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  • Writer's pictureMarcel Rasinger

Starting a business in Japan as a foreigner - setting up a company bank account


One thing which is a major challenge in starting a business in a foreign country is language. But beside language there are many invisible hurdles which occurs from culture and history. In this blog I want to focus on the unique invisible barriers you will definitely face and experience when entering the Japanese market. With these insights it does not make life much easier but you can avoid loosing a lot of time and energy by knowing these facts and focus on the essential things.


When you have successfully registered your "godo kaisha" (合同会社、GK in short, known as the Japanese LLC) or "kabushiki kaisha" (株式会社、KK in short, translates to share company) the next thing you will need to start your business is a bank account.


In Japan having a bank account at one of three major banks (Mitsubishi UFJ, Mizuho, Sumitomo Mitsui) is not only a status but also a sign of trustworthiness. Once you start setting up your account at one of these banks you will realise why. The screening process is quite time-consuming and a lot of paper work. Generally it takes about two weeks to get an appointment and another one month to finish the screening process. They check you, your company and business with great care. After the screening process it is still not assured that you will get an account. There is a possibility that the bank refuses to set up a bank account for your company without explaining the reason. So if you are able to get a bank account the Japanese companies trust in the banks' screening process and your company to do business with.


Other difficulties may occur with signing a contract. Since Japan is a country with a long history and tradition of stamps ("hanko"). This means that you will need to order a company stamp 法人印鑑 ("hojin inkan"). Actually it is a set of three stamps.

  • 実印 ("jitsuin"): the "registered stamp" which the managing director has is used for contracts

  • 銀行印 ("ginko-in"): the "bank stamp" is used for bank affairs

  • 認印 ("mitome-in"): the "recognition stamp" which is used as the company's signature for general documents like quotations, proposals or invoices

Changes are happening slowly but more and more companies accept hand-written signatures of consumers for contracts. Hopefully these changes will also find their way to the corporate world soon. There is realistic hope because the pandemic caused by SARS-CoV-2 raised the importance of making remote work from home possible for corporate employees. An immanent issue is to change the current hanko system and accept digital "hanko" and signatures especially for administrative procedures so the employees do not need to go to the office to pick up their physical hanko to stamp on documents. It is also urgently needed that administrative procedures can be done digitally.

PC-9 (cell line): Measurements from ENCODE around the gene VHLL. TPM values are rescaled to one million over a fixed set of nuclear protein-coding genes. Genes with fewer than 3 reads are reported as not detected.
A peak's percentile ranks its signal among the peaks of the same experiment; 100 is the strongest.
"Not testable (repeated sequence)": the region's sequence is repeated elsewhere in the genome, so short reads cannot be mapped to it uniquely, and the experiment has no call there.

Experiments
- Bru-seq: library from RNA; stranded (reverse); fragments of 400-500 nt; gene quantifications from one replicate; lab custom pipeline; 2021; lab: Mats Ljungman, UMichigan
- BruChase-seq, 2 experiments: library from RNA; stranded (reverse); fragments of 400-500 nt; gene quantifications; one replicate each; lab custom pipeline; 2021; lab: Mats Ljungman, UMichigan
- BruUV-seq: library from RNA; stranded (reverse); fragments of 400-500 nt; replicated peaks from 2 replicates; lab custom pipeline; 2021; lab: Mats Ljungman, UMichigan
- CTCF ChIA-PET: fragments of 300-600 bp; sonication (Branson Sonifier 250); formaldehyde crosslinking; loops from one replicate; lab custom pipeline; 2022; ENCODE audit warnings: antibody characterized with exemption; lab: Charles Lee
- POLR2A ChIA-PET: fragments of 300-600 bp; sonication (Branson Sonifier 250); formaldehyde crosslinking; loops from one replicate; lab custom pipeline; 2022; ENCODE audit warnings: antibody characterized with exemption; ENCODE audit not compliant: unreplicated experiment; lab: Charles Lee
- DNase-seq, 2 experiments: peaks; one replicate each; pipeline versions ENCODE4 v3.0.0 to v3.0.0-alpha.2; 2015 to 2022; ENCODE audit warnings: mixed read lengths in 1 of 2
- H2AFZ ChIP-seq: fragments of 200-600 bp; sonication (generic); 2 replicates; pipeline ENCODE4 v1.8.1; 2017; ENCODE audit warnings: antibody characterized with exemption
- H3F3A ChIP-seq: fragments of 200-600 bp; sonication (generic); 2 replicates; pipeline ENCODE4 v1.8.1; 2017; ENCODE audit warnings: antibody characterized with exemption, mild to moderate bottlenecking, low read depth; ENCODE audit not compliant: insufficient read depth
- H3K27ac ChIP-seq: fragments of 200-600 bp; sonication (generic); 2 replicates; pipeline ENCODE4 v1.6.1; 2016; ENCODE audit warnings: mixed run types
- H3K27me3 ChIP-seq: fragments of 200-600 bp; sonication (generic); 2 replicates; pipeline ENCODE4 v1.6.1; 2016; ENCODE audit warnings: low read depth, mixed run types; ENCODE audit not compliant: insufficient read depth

I just recently had a funny experience when I filled out an official application form online and was pointed out that by the official in charge by ohne that I did not fill in my name correctly in roman letter. I politely told this person that the system did not accept roman letter so I had no choice but to fill out the form in "katakana" (カタカナ). Katakana is the Japanese alphabet used to write foreign words. It is phonetical so my name can be written as ラージンガー マルセル "ra-jinga- maruseru" (in Japan you write the family name first and than the given name).


To avoid this there is a faster option by setting up an internet bank account. This will generally take two to four weeks. There are more and more players already providing their services. Here are the major ones listed:

As you may have recognised there is no bank providing service in English for foreign clients.


You can quite well do business with such an internet bank account. The only situation when an internet bank account is not enough anymore is when you get into the situation to receive funding from the Japan Financial Corporation. They only accept standard banks. My assumption is that when setting up an account at an internet bank you actually never need to meet any bank official face to face. Unfortunately this leaves a potential risk for fraud. At conventional banks where you have to show up in person at one of the bank's branch offices it becomes more difficult for criminals. And the careful screening process is another security.

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